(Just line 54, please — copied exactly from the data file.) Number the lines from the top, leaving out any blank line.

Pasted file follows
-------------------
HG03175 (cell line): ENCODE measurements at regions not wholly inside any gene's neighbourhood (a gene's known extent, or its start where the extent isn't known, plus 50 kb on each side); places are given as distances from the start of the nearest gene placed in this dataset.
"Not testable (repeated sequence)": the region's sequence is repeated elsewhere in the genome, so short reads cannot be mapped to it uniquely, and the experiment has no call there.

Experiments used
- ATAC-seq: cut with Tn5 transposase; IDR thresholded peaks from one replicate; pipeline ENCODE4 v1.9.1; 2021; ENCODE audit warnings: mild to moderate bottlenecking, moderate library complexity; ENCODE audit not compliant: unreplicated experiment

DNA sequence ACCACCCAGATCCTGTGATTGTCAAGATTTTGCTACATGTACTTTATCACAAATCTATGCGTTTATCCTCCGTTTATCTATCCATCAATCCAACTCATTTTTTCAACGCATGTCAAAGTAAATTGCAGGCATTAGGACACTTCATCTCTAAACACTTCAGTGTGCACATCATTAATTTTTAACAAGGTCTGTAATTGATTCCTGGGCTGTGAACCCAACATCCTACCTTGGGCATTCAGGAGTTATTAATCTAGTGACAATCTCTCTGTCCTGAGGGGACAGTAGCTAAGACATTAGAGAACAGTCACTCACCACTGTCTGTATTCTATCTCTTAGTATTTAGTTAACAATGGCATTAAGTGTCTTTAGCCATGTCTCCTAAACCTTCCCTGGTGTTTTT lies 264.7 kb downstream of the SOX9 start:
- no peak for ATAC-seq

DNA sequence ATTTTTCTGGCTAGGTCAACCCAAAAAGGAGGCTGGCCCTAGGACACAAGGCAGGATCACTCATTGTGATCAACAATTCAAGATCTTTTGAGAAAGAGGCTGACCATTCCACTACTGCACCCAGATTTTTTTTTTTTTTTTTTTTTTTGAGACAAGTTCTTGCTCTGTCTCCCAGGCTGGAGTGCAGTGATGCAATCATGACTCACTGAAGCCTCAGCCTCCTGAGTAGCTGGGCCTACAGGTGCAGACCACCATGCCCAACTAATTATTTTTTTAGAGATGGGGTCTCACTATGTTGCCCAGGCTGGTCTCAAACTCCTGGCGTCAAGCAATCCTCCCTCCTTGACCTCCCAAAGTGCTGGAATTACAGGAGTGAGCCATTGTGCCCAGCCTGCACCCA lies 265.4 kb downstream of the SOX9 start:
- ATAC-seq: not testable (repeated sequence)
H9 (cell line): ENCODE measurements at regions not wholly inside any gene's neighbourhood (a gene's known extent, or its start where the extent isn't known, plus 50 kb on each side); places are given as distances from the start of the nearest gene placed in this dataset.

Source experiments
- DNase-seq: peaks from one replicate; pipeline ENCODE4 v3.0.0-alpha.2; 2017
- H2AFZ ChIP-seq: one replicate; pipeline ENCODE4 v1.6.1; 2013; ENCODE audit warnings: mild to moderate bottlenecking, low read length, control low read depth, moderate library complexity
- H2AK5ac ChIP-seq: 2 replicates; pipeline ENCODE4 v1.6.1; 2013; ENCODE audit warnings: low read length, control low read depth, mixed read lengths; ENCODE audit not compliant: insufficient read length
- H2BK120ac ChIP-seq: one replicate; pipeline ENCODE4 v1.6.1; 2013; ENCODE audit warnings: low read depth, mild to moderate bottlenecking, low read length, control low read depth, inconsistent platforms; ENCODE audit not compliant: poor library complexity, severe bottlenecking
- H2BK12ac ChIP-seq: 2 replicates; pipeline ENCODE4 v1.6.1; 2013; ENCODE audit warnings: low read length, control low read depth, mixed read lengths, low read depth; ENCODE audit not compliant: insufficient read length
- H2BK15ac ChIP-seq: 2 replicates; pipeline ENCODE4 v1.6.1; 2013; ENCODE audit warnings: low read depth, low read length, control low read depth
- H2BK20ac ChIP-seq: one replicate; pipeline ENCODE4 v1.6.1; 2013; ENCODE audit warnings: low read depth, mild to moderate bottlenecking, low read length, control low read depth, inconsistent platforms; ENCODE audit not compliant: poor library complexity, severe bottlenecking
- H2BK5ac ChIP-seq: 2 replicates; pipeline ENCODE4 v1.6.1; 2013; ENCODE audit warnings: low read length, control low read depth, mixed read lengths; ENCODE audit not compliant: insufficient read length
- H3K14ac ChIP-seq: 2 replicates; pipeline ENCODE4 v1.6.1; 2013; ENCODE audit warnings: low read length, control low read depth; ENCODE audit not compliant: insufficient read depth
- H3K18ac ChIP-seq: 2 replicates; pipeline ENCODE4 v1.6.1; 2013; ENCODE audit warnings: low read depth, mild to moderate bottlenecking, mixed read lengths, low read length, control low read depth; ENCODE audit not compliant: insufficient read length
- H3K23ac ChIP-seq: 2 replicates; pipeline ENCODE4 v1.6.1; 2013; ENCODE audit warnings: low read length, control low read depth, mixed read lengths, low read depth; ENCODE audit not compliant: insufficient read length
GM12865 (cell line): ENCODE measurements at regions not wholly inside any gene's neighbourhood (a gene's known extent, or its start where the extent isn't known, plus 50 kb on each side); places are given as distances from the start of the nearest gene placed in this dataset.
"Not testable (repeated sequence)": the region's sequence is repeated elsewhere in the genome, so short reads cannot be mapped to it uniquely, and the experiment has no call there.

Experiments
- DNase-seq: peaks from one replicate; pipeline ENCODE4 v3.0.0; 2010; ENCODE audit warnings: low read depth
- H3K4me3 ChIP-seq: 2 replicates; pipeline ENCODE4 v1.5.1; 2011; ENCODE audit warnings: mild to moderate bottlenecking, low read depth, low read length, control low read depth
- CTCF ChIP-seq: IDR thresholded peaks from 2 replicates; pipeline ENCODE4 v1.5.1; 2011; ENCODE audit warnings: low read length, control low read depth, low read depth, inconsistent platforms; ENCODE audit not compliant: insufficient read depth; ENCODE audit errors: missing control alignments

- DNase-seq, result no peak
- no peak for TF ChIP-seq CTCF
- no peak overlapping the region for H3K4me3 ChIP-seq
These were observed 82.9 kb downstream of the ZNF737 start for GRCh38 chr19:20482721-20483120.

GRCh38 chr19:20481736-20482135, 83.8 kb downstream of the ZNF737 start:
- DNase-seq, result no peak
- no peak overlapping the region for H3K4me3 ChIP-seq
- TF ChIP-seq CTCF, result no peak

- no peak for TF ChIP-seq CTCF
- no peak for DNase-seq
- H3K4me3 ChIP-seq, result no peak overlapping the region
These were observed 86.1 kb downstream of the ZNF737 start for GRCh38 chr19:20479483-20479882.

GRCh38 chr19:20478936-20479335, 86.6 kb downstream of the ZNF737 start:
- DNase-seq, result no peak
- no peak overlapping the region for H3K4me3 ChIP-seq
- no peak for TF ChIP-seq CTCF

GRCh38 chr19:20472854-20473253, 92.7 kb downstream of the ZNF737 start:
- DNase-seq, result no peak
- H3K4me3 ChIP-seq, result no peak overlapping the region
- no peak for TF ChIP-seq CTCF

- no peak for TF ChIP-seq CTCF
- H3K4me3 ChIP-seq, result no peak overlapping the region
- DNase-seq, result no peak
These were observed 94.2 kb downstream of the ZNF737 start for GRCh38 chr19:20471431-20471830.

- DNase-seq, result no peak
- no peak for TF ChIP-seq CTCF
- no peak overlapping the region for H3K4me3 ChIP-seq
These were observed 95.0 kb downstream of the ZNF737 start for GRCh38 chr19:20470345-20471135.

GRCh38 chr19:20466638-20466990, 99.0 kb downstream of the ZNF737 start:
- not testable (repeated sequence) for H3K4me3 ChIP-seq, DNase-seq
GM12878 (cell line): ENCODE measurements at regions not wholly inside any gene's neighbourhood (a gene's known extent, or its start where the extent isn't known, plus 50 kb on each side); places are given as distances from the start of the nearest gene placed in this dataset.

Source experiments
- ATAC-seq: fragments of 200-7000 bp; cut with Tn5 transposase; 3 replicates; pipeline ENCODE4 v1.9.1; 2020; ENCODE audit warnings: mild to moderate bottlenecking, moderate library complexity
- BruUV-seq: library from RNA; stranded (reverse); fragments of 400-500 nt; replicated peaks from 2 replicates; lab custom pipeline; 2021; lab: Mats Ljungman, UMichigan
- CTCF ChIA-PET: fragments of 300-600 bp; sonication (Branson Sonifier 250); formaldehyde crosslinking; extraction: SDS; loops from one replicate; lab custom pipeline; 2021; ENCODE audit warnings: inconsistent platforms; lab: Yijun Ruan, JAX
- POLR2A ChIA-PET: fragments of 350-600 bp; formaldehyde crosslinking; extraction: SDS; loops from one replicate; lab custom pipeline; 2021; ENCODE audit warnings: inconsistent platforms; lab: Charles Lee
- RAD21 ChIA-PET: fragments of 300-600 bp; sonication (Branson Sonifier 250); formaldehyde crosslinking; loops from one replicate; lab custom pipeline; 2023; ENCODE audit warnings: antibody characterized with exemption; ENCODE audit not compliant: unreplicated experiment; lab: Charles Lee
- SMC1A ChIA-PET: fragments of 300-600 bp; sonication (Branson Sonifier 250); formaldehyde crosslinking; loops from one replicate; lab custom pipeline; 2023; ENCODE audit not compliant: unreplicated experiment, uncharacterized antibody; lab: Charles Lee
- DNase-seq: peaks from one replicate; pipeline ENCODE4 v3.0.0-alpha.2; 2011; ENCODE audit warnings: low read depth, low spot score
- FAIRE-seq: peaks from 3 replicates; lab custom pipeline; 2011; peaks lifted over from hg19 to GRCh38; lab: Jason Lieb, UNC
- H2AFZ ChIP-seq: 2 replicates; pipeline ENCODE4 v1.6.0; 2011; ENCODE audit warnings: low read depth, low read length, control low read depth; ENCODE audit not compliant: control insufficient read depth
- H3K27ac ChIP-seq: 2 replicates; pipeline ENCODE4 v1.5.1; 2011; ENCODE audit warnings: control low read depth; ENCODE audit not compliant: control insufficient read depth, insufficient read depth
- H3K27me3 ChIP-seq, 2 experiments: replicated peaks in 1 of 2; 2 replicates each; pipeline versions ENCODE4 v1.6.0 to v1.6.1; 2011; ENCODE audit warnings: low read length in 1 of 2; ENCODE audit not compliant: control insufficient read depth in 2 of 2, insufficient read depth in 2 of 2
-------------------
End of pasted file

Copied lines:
- no peak overlapping the region for H3K4me3 ChIP-seq